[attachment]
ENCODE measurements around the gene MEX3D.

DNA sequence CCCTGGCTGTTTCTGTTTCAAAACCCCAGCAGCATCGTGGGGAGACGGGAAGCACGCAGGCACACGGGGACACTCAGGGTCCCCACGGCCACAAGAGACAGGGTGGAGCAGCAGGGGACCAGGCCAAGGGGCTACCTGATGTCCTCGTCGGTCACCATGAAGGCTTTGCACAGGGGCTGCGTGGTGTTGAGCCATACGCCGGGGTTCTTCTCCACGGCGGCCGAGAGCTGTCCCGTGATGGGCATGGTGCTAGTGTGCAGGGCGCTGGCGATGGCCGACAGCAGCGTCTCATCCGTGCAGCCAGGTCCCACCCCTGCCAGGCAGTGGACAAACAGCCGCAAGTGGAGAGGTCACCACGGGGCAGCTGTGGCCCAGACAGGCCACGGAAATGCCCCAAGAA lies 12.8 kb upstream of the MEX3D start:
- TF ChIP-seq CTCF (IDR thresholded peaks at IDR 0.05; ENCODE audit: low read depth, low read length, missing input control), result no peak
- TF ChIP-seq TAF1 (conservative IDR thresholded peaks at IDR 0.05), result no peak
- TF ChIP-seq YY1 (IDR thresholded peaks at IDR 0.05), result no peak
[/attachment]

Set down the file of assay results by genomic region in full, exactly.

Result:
ENCODE measurements around the gene MEX3D.

DNA sequence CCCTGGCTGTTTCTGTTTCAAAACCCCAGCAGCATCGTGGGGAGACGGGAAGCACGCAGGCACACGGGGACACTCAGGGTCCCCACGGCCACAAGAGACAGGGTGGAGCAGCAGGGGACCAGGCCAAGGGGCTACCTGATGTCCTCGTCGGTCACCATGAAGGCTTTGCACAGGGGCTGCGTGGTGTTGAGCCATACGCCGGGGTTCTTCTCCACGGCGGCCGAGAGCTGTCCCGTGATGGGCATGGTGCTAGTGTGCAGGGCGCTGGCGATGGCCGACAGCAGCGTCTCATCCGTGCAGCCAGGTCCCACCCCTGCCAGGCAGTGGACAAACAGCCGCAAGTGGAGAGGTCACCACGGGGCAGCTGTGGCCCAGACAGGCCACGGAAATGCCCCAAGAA lies 12.8 kb upstream of the MEX3D start:
- TF ChIP-seq CTCF (IDR thresholded peaks at IDR 0.05; ENCODE audit: low read depth, low read length, missing input control), result no peak
- TF ChIP-seq TAF1 (conservative IDR thresholded peaks at IDR 0.05), result no peak
- TF ChIP-seq YY1 (IDR thresholded peaks at IDR 0.05), result no peak